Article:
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For Packers offensive tackle David Bakhtiari, wait for new contract — or perhaps free agency — is simply ‘business’
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For Packers offensive tackle David Bakhtiari, wait for new contract — or perhaps free agency — is simply ‘business’

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Aaron Rodgers celebrates with David Bakhtiari after Rodgers threw a 1-yard TD pass to Davante Adams in the third quarter against the Vikings on Sept. 13 in Minneapolis. 

GREEN BAY — The chair sat empty for 5 minutes, then 10. Then 15. Then 20.

David Bakhtiari was supposed to be in the not-so-hot seat for his weekly Zoom video call with reporters Thursday afternoon, but it was almost 4 o’clock and the Green Bay Packers franchise left tackle was nowhere to be found.

Finally, when Bakhtiari arrived, sat down in front of the camera and unmuted himself, he was asked if the delay had been caused by him signing a new, lucrative contract extension to keep him in Green Bay for the next several years.

“Yeah,” he replied.

Really?

(Pause, for effect.)

“No,” Bakhtiari said. “I was honestly just cold-tubbing and hot-tubbing, taking care of my body.”

And so, the 29-year-old four-time All-Pro and two-time Pro Bowl tackle will continue to play through the final season of his current deal, keeping with the vow he’d made on another Zoom call two weeks earlier that he would make this season “the most memorable one I can.” During that same interview session, Bakhtiari had said that there had been “nothing meaningful” discussed between the Packers and his agent.

So, much like his quarterback and close friend, Aaron Rodgers, who faces an uncertain future of his own with the franchise he’d hoped to finish his career with, Bakhtiari is taking an enjoy-every-moment approach to this season. And there’s been plenty to enjoy during a 2-0 start as part of an offense that’s averaging 42.5 points and 505 yards per game entering Sunday night’s meeting with the New Orleans Saints at the Mercedes-Benz Louisiana Superdome.

“Headspace wise, yeah, I feel fantastic. Really just taking it one day at a time. (I’ve) really enjoyed everything that’s been going on,” Bakhtiari said Thursday. “I think Aaron’s and my position are a little different, so I can’t really say if we’re together on anything, but he’s in a good headspace, I’m in a good headspace. Maybe just a good season mentally for us.”

But how many more seasons they might be together is the question.

ESPN.com reported last week Bakhtiari is seeking a deal that would put him among the NFL’s highest-paid left tackles, which would mean a contract that would average $22 million per year. ESPN.com reported the Packers’ offer at this point is roughly $4 million below that.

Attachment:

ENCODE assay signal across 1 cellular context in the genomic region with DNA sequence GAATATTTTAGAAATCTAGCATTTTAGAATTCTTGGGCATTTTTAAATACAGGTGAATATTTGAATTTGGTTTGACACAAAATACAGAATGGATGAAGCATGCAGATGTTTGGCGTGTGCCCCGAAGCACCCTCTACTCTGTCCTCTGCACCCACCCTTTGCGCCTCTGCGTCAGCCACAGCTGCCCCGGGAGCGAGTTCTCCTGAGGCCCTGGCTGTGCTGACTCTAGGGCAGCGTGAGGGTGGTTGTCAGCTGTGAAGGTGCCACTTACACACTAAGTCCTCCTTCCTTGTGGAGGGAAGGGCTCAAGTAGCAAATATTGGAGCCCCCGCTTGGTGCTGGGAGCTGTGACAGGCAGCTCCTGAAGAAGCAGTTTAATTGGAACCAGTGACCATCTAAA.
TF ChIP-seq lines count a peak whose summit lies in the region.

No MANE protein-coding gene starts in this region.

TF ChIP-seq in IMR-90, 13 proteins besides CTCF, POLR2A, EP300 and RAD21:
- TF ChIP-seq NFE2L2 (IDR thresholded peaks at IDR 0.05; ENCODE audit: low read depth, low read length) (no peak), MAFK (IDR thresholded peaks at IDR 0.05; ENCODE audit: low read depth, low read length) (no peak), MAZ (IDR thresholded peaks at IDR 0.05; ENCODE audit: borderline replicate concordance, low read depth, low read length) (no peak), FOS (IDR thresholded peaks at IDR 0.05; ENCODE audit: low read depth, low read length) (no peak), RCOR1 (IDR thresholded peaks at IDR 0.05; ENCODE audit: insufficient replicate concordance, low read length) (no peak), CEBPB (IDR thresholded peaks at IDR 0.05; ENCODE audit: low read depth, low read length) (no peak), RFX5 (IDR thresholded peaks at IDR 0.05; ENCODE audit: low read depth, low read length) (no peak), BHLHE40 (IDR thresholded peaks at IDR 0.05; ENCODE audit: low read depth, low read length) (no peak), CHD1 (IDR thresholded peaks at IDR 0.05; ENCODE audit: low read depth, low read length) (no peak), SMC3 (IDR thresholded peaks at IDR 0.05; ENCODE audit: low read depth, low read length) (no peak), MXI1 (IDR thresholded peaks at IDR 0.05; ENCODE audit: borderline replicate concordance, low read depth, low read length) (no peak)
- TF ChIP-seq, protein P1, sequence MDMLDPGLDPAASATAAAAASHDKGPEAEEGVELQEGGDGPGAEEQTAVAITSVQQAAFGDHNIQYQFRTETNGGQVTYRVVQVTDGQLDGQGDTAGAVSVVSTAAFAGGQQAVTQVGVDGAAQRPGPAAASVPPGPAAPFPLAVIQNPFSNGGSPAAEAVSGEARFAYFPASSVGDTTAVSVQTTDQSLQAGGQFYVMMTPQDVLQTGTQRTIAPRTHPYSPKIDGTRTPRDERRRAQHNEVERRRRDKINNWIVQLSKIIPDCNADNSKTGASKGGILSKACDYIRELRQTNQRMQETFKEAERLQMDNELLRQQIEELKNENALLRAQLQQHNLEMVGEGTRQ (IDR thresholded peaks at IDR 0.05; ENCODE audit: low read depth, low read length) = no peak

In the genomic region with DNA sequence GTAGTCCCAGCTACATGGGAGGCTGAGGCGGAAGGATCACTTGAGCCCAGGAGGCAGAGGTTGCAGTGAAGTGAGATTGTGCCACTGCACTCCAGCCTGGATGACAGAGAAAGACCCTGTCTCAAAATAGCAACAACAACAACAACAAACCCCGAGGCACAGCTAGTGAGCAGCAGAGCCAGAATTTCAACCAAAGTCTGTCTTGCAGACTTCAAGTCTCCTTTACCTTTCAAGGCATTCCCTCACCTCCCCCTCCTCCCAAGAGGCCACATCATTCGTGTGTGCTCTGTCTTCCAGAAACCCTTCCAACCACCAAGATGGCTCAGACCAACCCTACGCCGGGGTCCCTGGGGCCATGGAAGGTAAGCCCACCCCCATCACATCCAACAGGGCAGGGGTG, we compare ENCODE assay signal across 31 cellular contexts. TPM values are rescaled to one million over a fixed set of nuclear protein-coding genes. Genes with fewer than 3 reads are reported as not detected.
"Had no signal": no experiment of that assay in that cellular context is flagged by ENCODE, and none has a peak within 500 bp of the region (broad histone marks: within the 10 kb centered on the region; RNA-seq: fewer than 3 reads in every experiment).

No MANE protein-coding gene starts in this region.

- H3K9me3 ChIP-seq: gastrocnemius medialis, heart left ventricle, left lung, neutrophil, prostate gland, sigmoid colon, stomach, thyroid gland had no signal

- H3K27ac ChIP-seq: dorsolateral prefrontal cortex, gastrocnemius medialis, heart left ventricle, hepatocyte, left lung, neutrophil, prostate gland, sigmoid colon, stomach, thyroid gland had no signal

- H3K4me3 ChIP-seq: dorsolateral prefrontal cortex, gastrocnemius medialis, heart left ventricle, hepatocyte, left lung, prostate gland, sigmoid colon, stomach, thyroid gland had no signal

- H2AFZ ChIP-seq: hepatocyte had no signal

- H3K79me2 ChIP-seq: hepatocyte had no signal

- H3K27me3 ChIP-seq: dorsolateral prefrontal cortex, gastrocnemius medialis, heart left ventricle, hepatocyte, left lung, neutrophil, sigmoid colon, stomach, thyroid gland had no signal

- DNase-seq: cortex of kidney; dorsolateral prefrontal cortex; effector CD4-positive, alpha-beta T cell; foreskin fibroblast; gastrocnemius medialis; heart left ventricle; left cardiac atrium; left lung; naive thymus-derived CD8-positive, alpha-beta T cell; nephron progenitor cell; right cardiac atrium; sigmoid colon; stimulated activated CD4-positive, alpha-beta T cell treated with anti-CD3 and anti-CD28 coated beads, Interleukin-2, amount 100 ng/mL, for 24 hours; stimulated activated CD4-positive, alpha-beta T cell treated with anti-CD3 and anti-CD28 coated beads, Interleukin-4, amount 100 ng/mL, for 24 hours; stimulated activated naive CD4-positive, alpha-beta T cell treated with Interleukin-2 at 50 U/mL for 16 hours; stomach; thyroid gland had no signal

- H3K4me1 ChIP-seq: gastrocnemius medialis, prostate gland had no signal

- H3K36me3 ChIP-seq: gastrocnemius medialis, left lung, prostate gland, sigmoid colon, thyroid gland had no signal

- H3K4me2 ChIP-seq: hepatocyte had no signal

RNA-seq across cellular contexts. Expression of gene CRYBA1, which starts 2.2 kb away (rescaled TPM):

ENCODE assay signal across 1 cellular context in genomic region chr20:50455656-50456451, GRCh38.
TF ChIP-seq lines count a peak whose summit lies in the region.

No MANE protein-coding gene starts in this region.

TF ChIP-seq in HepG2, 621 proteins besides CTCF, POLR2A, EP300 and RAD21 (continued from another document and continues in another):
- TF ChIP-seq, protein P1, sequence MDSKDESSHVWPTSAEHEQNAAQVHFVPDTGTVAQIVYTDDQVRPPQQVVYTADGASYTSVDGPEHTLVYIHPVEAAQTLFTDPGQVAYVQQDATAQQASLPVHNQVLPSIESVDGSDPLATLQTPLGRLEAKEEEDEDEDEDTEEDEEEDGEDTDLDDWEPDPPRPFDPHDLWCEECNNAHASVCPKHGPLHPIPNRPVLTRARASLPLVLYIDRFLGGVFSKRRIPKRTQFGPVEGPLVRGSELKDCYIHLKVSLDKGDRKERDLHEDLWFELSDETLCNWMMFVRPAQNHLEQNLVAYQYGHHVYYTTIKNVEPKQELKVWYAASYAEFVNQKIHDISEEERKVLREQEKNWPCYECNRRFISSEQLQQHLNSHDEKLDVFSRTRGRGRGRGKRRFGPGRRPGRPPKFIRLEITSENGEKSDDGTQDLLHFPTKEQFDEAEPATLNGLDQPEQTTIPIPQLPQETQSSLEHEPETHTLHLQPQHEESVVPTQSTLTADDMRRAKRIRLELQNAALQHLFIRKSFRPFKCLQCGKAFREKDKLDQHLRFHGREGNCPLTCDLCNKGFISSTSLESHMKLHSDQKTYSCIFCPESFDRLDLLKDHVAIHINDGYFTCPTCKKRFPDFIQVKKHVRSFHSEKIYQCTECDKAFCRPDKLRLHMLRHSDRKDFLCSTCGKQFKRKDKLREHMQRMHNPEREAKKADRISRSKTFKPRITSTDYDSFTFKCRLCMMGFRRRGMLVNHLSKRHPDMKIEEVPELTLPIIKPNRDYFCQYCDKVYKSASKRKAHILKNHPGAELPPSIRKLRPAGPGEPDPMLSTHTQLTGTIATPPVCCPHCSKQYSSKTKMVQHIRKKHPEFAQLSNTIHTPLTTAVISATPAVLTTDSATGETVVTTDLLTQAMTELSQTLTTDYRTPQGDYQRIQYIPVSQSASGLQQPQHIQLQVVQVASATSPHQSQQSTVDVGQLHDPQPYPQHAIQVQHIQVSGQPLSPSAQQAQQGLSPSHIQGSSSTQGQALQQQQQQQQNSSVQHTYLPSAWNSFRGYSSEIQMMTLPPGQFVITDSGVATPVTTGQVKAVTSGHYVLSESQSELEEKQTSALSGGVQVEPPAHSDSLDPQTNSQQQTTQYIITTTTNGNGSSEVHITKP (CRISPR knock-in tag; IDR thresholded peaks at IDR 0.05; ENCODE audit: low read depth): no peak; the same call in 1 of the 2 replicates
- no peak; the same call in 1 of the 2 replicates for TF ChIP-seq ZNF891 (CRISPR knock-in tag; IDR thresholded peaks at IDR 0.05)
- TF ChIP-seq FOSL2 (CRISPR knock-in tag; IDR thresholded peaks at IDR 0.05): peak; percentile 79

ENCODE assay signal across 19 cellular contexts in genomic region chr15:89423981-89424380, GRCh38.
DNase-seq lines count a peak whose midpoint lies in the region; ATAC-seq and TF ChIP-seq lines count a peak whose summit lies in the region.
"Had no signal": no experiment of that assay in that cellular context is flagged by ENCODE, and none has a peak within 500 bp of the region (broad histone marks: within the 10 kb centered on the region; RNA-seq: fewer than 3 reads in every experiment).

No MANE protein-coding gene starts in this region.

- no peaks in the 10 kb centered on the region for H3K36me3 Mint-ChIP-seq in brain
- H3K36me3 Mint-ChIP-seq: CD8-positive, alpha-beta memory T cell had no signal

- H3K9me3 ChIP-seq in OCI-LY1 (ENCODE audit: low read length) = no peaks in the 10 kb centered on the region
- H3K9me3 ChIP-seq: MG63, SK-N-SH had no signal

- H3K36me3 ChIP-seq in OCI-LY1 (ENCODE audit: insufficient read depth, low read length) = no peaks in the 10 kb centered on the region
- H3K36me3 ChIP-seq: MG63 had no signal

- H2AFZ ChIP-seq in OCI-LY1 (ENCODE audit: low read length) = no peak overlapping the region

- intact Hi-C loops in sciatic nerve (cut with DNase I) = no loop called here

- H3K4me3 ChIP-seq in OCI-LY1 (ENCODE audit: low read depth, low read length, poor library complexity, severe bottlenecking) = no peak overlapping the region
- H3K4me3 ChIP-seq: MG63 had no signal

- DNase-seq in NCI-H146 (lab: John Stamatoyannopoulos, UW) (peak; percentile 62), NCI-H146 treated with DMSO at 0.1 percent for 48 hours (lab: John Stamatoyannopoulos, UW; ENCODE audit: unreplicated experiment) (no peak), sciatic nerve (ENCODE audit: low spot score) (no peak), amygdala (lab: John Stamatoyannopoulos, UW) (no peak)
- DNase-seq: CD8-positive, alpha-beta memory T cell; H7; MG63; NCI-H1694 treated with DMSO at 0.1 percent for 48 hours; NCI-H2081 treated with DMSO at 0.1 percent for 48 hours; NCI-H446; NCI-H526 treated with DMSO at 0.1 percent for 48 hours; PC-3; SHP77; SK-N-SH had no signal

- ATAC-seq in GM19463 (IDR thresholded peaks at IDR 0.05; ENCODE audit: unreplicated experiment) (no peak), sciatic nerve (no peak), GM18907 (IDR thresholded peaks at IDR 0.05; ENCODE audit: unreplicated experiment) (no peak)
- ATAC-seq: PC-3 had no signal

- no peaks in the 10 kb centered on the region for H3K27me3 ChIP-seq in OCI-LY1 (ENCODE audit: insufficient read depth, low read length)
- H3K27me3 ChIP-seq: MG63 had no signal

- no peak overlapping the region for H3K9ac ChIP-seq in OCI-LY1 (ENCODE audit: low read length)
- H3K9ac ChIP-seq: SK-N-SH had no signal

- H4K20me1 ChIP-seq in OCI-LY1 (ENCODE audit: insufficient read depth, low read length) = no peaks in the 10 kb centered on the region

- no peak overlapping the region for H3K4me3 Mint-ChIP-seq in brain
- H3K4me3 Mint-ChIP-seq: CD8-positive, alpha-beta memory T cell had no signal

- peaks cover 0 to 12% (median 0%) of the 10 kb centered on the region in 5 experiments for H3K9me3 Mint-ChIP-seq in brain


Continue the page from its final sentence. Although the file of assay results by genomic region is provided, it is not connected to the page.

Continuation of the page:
In a radio interview with 105.7 FM in Milwaukee earlier in the week, Bakhtiari had expressed frustration with the idea the Packers won’t have the cap room to accommodate keeping him, nose tackle Kenny Clark (who signed a four-year, $70 million extension last month as camp practices began), running back Aaron Jones, center Corey Linsley and cornerback Kevin King, all of whom are in the final year of their contracts, too.

“A lot of excuses can be thrown around, and misinformation,” Bakhtiari said in the interview. “The point is, at the end of the day, if you want to sign a guy and you want to keep him, you can do it.

“People use the cap as an excuse that they can hide behind. (But) they can get it done. You can go and restructure with whoever, and get money pulled from wherever, and push the potential cap hit to later years. You can get it done if you want to get it done.”

Asked Thursday about those comments and if he was frustrated by the lack of progress, Bakhtiari replied: “Contract wise, I’ve been pretty candid and transparent about it. I don’t really have much else to add onto it. I think I’ve been pretty clear on what’s going on on that front, so I’ll leave it at that. Any other questions, you guys can go ask the third floor on that one.

“Am I frustrated? At the end of the day, I love what I do, I’ve been doing it for a long time. I talked about being in a good headspace and being happy. I’d like to say (being happy) is the only focus. Right now that’s what makes me happy every day, doing what I love, being around the guys I enjoy being around. I can only control my attitude and my effort every day, so that’s what I’m going to do.”

Asked if the lack of progress and the possibility of being franchise-tagged next year had created any animosity for him toward the organization, Bakhtiari replied: “No. I mean, it’s business at the end of the day, so you can never take anything personal. That’s really how I look at it.”

Extra points

The Packers had a good news/bad news day on the injury front. Wide receiver Davante Adams (hamstring) missed his second straight practice while Clark (groin) practiced on a limited basis for the first time since going down against the Minnesota Vikings in the Sept. 13 opener. “It’s just such a lift to have him out there,” defensive coordinator Mike Pettine said of Clark. “He obviously would be very welcomed back and he can’t wait to get them out there. And we’re hopeful that it’s going to be this weekend.” … Punter JK Scott was absent from practice for a personal matter, though special teams coordinator Shawn Mennenga said the Packers “anticipate him being here.” The team did work out free agent punters earlier this week, and backup quarterback Tim Boyle would be the holder on placekicks if Scott isn’t back for the game. Two years ago, the team signed a backup punter in case Scott’s wife, Sydney, went into labor with the couple’s first child. … The Saints announced they would have 750 family members of players, coaches and staff at Sunday night’s game as a test run of having fans back in the Superdome.

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